Climbing 2 - Casiri Este

We spent the next four days in base camp, saw a condor for an instant through a gap in the clouds (3/8/72), sewed a ground sheet into the blue bivi-tent, and played a lot of bridge. Thus psychologically prepared for high altitudes, we set off back through the Canyon to the snow plateau, to have a try at the East Face of Casiri Este (19,510 feet). That evening (6/8/72) we slept at the site on the moraines just before the main ridge, where we had left a dump of food and gear on the last trip.

Next morning we slogged up the demoralizing rubble heavy laden. A snow storm started up, the clouds always seemed to come up from the Amazon basin, and we were just on the point of turning back when the sun broke through. Encouraged, we carried on to the main ridge and bivied on the glacier plateau, next to Monte Triangulo.

A reasonable night and we were off again over Mesketanya. After leaving some food and gear on the col beyond, we dropped down to the left (East) to a lower glacier with provisions for 1 1/2 days. We traversed under the East face of Casiri Este and set up the tent on the ice below the ridge, eyeing apprehensively the impossible looking granite slabs that made up the centre of the face. The views were, as usual, splendid. The South face of Monte Triangulo stood out well against the colours of the sunset on the clouds. We spent a comfortable night.

In the morning (9/8/72) we got off at 9.00 am and climbed snow for about 500 feet before traversing onto the face. The first pitch up the rock already needed a little help from pitons and on the second, after using 5 pegs for 50 feet, we abseiled back down and traversed left for about 100 feet to the South East ridge. Here the going was easier and we climbed the more broken rock for 6 pitches, taking turns leading. Rich finished up the corniced snow to the summit just as night fell, the sun leaving the Altiplano turned Lake Titicaca into a sheet of molten lead, in a lifetime one doesn’t spend many evenings in such surroundings!

“Surroundings” is hardly the right word as there were none, we were on a triangular point of snow and rock at 19,500 feet and it was late, so Rich set off down the steep snow slope on the other (NW) side to a likely looking bivi site on the South West ridge. I followed in the dark and managed to slip and fall 15 feet, fortunately held on the rope by Rich. We managed to hack a platform by levelling off the top of the ice ridge, and after a somewhat light meal, we had run out of food, slept well enough on our airy perch.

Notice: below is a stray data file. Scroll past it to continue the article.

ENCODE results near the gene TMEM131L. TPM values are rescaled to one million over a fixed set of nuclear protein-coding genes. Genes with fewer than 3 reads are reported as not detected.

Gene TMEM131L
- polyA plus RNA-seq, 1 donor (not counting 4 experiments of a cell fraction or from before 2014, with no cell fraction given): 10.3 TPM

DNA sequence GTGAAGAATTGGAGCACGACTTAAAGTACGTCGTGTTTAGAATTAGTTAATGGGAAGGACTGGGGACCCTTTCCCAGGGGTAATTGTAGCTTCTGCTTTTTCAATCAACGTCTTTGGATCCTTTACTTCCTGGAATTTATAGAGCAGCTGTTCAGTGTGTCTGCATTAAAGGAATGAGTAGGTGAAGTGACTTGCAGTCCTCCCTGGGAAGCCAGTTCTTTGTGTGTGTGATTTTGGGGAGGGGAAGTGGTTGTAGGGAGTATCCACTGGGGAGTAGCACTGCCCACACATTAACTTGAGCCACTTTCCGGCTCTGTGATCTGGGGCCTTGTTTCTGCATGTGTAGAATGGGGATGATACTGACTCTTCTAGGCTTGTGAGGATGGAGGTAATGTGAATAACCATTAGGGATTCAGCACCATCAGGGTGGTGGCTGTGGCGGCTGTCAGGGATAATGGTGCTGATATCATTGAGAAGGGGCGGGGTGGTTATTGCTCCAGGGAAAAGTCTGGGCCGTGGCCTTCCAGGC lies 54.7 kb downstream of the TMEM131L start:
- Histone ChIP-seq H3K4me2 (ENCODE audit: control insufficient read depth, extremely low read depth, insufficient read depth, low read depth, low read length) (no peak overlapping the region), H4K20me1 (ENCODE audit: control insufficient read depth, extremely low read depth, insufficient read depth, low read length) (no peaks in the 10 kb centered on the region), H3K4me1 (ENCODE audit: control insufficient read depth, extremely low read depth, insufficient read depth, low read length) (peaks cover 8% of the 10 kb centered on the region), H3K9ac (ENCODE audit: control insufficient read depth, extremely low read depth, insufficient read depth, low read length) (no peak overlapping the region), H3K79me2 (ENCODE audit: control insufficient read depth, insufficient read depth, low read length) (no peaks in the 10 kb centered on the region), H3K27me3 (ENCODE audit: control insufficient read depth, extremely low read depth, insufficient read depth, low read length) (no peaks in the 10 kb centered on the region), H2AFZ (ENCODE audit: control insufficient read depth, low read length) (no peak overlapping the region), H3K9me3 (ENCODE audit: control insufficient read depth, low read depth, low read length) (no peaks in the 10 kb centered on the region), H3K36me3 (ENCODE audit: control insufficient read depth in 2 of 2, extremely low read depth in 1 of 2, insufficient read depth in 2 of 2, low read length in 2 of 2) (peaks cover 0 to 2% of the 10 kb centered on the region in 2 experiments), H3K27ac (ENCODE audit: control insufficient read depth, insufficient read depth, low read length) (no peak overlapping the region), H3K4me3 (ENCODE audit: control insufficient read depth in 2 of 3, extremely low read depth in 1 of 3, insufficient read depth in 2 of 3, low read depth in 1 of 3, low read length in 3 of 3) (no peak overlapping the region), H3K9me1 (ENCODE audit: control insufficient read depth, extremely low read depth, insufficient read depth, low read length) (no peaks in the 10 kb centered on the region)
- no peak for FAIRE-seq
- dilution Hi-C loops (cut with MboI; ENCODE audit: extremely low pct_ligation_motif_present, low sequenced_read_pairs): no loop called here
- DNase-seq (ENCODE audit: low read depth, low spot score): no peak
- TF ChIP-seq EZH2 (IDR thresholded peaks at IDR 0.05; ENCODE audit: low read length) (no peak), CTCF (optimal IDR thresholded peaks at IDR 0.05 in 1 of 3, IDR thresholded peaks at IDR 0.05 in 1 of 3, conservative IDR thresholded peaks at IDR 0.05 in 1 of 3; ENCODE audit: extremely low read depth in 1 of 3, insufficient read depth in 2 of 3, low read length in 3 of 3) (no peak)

After what is noted in my diary as a “poor breakfast”, we climbed along the ridge for 2 short pitches then abseiled and scrambled down to the West. After a steep, unpleasant climb down ice for 200 feet we reached, and crossed, the bergschrund. We had been a bit apprehensive about this, as we had read a report of some British climbers being killed by a fall here into this very same hole. We looked around but could see no sign of the accident. At this point we hesitated before deciding to drop down to the glacier rather than traverse at the same level North to Cramatawa, a secondary peak on the ridge between Casiri Este and Mesketanya. This proved to be a mistake, we found our way through the ice-fall but it involved a tiring, unpleasant traverse for 1/4 mile across 45° water ice on our front points. Finally, we climbed back up to the ridge and walked back along to within 100 feet of Cramatawa itself. Then, as time was getting on, we headed back to the food dump and set up the blue tent for a bivi on the windy col South of Mesketanya, we were certainly glad of the food we had left there.

The wind kept up all night and although spindrift started getting in at about 10 pm, we slept well. However, the awakening was rude, the snow was everywhere and Rich’s boots were solid lumps of ice. After a quick breakfast with frozen fingers, we put on all the down clothing we had, I even used my down trousers for the first time in anger, and stomped off through a good covering of fresh snow. The going was hard and this time we traversed round Mesketanya instead of going over the top, up to the col and down the by now familiar moraines to our established bivi sight amongst the rubble. Here we treated ourselves to what we considered to be a well-earned 2-hour lunch - we even indulged ourselves to the point of eating a “spare tin of curry” according to my scribbled notes - truly the last of the big spenders!

It was now nearly 3 o’clock and we made our way down across the burnt grass to the Canyon and the Green Lake. On the way we saw, once again, some curious, black squirrel-like creatures. They seemed to live in the rocks like marmots in the Alps, but they were quite different animals. At the lake we met a larger animal, Steve, and we continued together to base camp (11/8/72). Everyone was there except Neville and Paul Mac who turned up after dark, but in time for dinner. That evening we didn’t get to bed early, the conversation and card playing in the big frame tent, which was certainly worth its far from negligible weight in gold, went on into the wee hours of the morning.